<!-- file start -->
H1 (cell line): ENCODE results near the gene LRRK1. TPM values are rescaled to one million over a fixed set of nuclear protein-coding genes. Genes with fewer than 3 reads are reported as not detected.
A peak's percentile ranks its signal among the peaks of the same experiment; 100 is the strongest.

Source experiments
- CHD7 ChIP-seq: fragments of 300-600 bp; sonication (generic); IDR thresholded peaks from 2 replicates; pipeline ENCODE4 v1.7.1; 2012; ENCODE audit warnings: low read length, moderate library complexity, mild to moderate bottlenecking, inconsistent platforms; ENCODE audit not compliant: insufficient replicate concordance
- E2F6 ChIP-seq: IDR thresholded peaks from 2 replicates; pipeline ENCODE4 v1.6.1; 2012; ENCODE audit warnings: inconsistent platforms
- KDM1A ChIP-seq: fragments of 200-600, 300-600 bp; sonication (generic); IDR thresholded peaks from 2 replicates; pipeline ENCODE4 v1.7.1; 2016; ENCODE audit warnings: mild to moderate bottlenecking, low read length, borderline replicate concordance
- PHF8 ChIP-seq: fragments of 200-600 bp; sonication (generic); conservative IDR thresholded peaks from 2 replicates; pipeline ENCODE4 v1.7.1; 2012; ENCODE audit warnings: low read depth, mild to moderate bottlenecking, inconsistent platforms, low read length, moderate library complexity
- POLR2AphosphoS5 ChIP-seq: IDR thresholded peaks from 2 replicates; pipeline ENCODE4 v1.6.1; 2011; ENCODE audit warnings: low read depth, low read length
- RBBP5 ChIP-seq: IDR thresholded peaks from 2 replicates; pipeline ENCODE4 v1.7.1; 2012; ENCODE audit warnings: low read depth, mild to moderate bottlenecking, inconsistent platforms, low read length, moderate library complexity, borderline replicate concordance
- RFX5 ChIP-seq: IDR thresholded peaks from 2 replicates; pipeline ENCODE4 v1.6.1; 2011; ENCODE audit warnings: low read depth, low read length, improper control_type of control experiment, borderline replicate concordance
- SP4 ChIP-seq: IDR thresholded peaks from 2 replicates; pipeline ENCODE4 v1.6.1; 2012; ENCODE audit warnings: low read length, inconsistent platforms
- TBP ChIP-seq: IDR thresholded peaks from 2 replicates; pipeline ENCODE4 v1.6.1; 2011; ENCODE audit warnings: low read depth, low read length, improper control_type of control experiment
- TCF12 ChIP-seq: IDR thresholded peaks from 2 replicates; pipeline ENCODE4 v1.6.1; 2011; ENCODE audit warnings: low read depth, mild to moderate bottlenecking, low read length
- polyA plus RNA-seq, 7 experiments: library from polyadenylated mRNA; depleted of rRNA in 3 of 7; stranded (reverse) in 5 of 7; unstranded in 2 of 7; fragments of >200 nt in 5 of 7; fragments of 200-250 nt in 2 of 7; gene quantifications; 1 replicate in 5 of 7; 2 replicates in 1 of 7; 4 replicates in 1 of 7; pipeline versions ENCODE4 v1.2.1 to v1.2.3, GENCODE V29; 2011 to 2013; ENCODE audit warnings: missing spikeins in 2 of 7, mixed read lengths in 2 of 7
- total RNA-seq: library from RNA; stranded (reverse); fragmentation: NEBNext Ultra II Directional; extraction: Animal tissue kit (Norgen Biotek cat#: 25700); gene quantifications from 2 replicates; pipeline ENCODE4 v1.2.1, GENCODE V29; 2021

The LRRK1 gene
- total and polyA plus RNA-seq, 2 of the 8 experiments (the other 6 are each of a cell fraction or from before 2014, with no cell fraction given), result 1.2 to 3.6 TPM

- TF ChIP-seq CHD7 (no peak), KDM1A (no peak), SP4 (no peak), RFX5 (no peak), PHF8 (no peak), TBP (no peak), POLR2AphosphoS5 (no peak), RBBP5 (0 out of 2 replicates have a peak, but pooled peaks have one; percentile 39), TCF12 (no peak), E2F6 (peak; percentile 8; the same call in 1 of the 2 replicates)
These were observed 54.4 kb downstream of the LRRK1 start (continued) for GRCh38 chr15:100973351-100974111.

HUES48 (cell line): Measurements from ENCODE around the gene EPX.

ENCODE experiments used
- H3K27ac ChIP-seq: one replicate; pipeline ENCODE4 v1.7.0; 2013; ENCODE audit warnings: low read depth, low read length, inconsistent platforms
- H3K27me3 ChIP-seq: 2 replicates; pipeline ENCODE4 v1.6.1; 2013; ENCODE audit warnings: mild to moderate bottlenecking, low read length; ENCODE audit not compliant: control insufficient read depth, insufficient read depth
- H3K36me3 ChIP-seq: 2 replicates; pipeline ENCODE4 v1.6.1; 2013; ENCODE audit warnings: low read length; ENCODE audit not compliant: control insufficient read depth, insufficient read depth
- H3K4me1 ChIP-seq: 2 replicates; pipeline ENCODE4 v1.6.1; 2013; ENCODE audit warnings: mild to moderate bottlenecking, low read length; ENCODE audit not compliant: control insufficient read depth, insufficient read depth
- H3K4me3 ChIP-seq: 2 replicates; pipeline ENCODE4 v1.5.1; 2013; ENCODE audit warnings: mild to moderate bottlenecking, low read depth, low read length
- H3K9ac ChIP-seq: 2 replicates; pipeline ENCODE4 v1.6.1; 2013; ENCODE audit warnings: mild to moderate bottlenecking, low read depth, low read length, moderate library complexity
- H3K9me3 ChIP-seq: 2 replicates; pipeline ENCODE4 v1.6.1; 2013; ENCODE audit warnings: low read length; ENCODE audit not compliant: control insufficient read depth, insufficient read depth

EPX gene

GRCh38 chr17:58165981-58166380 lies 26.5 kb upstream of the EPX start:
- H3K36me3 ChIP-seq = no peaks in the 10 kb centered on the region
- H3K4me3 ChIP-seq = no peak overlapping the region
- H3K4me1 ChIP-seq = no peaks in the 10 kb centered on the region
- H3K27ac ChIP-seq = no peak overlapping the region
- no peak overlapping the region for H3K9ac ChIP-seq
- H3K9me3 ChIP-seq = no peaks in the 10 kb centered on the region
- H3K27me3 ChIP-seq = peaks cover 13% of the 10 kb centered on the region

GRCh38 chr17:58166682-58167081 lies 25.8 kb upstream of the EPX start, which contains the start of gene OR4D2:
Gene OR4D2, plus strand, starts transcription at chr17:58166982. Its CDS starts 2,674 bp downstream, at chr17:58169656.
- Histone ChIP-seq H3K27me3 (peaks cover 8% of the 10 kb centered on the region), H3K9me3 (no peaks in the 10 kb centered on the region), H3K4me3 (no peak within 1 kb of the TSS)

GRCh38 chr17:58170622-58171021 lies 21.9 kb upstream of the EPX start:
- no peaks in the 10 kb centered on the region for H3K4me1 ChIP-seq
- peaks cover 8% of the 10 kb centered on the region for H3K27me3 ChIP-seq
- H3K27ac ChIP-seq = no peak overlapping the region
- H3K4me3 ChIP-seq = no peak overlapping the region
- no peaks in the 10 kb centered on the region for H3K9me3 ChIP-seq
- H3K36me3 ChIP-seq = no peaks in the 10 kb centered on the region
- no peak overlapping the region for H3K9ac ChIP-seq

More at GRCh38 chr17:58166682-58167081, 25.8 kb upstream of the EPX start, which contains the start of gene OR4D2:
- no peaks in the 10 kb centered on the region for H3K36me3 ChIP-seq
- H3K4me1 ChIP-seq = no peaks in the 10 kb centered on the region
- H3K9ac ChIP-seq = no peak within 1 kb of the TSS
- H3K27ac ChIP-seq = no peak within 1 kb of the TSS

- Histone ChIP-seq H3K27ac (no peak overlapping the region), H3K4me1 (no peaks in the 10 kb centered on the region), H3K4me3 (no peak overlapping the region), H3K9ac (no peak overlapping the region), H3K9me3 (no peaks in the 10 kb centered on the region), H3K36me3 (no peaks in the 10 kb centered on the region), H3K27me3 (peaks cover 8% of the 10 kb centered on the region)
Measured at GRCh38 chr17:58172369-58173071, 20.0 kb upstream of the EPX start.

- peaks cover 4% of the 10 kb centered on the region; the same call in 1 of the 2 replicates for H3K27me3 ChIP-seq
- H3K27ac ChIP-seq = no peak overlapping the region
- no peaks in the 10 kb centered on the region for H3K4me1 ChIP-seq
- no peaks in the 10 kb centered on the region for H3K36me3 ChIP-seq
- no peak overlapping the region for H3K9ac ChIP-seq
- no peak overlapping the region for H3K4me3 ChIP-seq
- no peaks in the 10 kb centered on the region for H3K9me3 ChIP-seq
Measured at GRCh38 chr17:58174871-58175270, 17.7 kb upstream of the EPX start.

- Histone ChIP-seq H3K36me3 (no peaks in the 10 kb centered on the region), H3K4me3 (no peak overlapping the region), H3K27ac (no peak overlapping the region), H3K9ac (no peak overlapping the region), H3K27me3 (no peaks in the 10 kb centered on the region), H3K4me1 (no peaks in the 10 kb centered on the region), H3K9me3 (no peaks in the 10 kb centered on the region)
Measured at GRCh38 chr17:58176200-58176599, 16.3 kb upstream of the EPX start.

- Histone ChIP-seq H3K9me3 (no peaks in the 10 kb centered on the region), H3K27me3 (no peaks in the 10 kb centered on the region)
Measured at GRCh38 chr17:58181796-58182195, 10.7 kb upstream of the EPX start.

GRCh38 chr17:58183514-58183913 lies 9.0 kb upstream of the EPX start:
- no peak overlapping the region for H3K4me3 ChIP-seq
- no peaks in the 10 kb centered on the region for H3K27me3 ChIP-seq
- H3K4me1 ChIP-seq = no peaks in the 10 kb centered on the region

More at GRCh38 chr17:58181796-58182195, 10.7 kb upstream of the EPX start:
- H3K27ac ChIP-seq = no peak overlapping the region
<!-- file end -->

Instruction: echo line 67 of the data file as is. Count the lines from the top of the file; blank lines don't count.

Measured at GRCh38 chr17:58181796-58182195, 10.7 kb upstream of the EPX start.